April 21, 2008

Books I'd like to read

A bunch more, this time some of them in paperback reprint:

The Canon by Natalie Angier

THE CANON is vital reading for anyone who wants to understand the great issues of our time—from stem cells and bird flu to evolution and global warming. And it's for every parent who has ever panicked when a child asked how the earth was formed or how electricity works. Angier's sparkling prose and memorable metaphors bring the science to life, reigniting our own childhood delight in discovering how the world works. "Of course you should know about science," writes Angier, "for the same reason Dr. Seuss counsels his readers to sing with a Ying or play Ring the Gack: These things are fun and fun is good."

The Wealth of Networks: How Social Production Transforms Markets and Freedom by Yochai Benkler
With the radical changes in information production that the Internet has introduced, we stand at an important moment of transition, says Yochai Benkler in this thought-provoking book. The phenomenon he describes as social production is reshaping markets, while at the same time offering new opportunities to enhance individual freedom, cultural diversity, political discourse, and justice. But these results are by no means inevitable: a systematic campaign to protect the entrenched industrial information economy of the last century threatens the promise of today’s emerging networked information environment.

In this comprehensive social theory of the Internet and the networked information economy, Benkler describes how patterns of information, knowledge, and cultural production are changing—and shows that the way information and knowledge are made available can either limit or enlarge the ways people can create and express themselves. He describes the range of legal and policy choices that confront us and maintains that there is much to be gained—or lost—by the decisions we make today.

Not Even Wrong: The Failure of String Theory and the Search for Unity in Physical Law for Unity in Physical Law by Peter Woit
At what point does theory depart the realm of testable hypothesis and come to resemble something like aesthetic speculation, or even theology? The legendary physicist Wolfgang Pauli had a phrase for such ideas: He would describe them as "not even wrong," meaning that they were so incomplete that they could not even be used to make predictions to compare with observations to see whether they were wrong or not. In Peter Woit's view, superstring theory is just such an idea. In Not Even Wrong, he shows that what many physicists call superstring "theory" is not a theory at all. It makes no predictions, even wrong ones, and this very lack of falsifiability is what has allowed the subject to survive and flourish. Not Even Wrong explains why the mathematical conditions for progress in physics are entirely absent from superstring theory today and shows that judgments about scientific statements, which should be based on the logical consistency of argument and experimental evidence, are instead based on the eminence of those claiming to know the truth. In the face of many books from enthusiasts for string theory, this book presents the other side of the story.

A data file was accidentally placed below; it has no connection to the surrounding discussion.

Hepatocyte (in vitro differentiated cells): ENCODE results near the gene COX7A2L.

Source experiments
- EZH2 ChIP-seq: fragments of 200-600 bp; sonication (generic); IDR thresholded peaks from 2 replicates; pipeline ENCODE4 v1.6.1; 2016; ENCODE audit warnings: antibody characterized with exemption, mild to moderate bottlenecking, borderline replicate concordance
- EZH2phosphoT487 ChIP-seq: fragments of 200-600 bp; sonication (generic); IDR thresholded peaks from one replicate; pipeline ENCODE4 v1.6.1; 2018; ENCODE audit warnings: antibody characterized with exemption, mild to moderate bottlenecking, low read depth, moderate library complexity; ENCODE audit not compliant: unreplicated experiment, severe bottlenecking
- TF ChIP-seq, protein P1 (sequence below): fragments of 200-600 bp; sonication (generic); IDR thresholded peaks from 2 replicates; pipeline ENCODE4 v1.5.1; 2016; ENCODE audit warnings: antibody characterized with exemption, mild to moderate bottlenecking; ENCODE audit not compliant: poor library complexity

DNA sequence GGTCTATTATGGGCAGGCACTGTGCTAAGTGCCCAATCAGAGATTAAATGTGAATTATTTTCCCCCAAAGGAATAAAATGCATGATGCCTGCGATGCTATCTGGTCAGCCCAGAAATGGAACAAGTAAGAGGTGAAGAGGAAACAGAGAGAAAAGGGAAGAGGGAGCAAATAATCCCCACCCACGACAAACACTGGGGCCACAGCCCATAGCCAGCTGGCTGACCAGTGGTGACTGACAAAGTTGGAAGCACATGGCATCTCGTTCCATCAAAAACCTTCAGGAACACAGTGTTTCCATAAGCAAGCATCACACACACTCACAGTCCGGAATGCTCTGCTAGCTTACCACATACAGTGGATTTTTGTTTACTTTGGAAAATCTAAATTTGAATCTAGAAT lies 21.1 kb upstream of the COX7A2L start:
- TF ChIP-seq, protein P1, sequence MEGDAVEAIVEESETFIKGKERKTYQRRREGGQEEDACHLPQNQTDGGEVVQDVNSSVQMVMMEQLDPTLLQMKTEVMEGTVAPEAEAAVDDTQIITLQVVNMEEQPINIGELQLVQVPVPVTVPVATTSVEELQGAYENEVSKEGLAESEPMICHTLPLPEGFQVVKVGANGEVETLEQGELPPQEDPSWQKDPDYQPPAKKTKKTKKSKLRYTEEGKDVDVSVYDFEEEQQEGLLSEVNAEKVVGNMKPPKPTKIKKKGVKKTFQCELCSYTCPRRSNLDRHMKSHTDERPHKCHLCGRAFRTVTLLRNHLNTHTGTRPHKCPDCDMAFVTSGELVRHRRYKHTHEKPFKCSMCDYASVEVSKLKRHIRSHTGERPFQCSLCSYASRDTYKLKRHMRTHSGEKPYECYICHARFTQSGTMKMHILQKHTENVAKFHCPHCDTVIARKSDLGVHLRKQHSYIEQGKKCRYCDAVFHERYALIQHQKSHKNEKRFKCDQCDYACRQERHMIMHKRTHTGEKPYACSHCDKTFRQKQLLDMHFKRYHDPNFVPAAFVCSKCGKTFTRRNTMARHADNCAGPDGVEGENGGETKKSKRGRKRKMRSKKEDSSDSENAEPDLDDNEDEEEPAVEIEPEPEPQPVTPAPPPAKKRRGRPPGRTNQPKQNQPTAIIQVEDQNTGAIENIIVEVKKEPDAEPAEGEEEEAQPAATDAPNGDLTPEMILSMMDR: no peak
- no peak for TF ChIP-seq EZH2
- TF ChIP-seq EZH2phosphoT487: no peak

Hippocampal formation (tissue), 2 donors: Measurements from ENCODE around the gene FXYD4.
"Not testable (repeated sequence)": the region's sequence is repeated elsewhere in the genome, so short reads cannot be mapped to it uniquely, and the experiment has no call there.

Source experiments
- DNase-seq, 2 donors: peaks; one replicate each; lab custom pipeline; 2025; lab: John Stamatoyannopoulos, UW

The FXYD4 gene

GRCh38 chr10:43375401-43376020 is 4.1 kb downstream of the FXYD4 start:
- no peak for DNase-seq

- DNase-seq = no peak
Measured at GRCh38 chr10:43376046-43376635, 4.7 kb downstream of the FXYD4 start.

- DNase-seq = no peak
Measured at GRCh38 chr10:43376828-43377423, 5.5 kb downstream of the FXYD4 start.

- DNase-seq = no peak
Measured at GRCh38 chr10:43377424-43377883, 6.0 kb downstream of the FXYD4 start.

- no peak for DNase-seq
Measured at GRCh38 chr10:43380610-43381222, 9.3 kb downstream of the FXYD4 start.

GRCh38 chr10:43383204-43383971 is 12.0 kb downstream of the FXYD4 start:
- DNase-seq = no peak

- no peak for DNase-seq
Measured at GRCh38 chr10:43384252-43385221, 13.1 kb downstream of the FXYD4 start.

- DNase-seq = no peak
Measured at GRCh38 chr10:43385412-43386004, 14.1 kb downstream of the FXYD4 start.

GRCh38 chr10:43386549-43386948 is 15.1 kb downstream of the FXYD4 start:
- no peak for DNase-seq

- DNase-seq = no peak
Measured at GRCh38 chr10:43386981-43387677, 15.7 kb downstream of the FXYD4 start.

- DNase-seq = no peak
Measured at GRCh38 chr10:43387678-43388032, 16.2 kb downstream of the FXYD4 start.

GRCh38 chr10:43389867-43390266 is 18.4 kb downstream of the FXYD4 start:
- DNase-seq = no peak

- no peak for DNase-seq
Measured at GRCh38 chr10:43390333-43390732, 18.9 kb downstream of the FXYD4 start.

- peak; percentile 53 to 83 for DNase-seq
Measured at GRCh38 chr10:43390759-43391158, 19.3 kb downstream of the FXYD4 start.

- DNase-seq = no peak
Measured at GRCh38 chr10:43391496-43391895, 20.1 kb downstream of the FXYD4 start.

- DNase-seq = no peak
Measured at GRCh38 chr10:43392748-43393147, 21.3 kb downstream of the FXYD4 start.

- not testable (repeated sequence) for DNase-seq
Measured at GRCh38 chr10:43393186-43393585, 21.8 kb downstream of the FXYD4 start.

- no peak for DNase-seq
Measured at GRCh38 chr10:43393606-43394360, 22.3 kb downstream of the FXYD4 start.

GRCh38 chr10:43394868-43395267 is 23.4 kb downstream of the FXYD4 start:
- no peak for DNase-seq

The Oxford Book of Modern Science Writing edited by Richard Dawkins
Boasting almost one hundred pieces, The Oxford Book of Modern Science Writing is a breathtaking celebration of the finest writing by scientists--the best such collection in print--packed with scintillating essays on everything from "the discovery of Lucy" to "the terror and vastness of the universe." Edited by best-selling author and renowned scientist Richard Dawkins, this sterling collection brings together exhilarating pieces by a who's who of scientists and science writers, including Stephen Pinker, Stephen Jay Gould, Martin Gardner, Albert Einstein, Julian Huxley, and many dozens more.

True Enough: Learning to Live in a Post-Fact Society
by Farhad Manjoo
In True Enough, Manjoo presents findings from psychology, sociology, political science, and economics to show how new technologies are prompting the cultural ascendancy of belief over fact. In an age of talk radio, cable TV, and the Internet—the blog- and YouTube-addled million-channel media universe—it is no longer necessary for any of us to confront notions that contradict what we "know" to be true. Stephen Colbert calls this "truthiness"—when something feels true without any evidence that it is. Here Manjoo probes the cognitive basis of truthiness, exploring how biases push both liberals and conservatives to select and interpret news in a way that accords with their personal versions of "reality."

Why has punditry lately overtaken news, with so many media outlets pushing partisan agendas instead of information? Why do lies seem to linger so long in the cultural subconscious even after they've been thoroughly discredited? And why, when more people than ever before are documenting the truth with laptops and digital cameras, does fact-free spin and propaganda seem to work so well? True Enough explores leading controversies of national politics, foreign affairs, science, and business, explaining how Americans have begun to organize themselves into echo chambers that harbor diametrically different facts—not merely opinions—from those of the larger culture. We meet people who espouse far-out interpretations of reality—about everything from the history of John Kerry's time in Vietnam to the integrity of the 2004 election to the truth about 9/11—and dig into the mechanism by which they came to hold those beliefs.

(Why, you ask, do I list far more books that I'd like to read that I would ever possibly get a chance to actually read? Well, you know the old saying, "He who dies with the most books wins!"

FWIW, I try and read one science/net culture book per month, aiming for about 15 per year.)

No comments: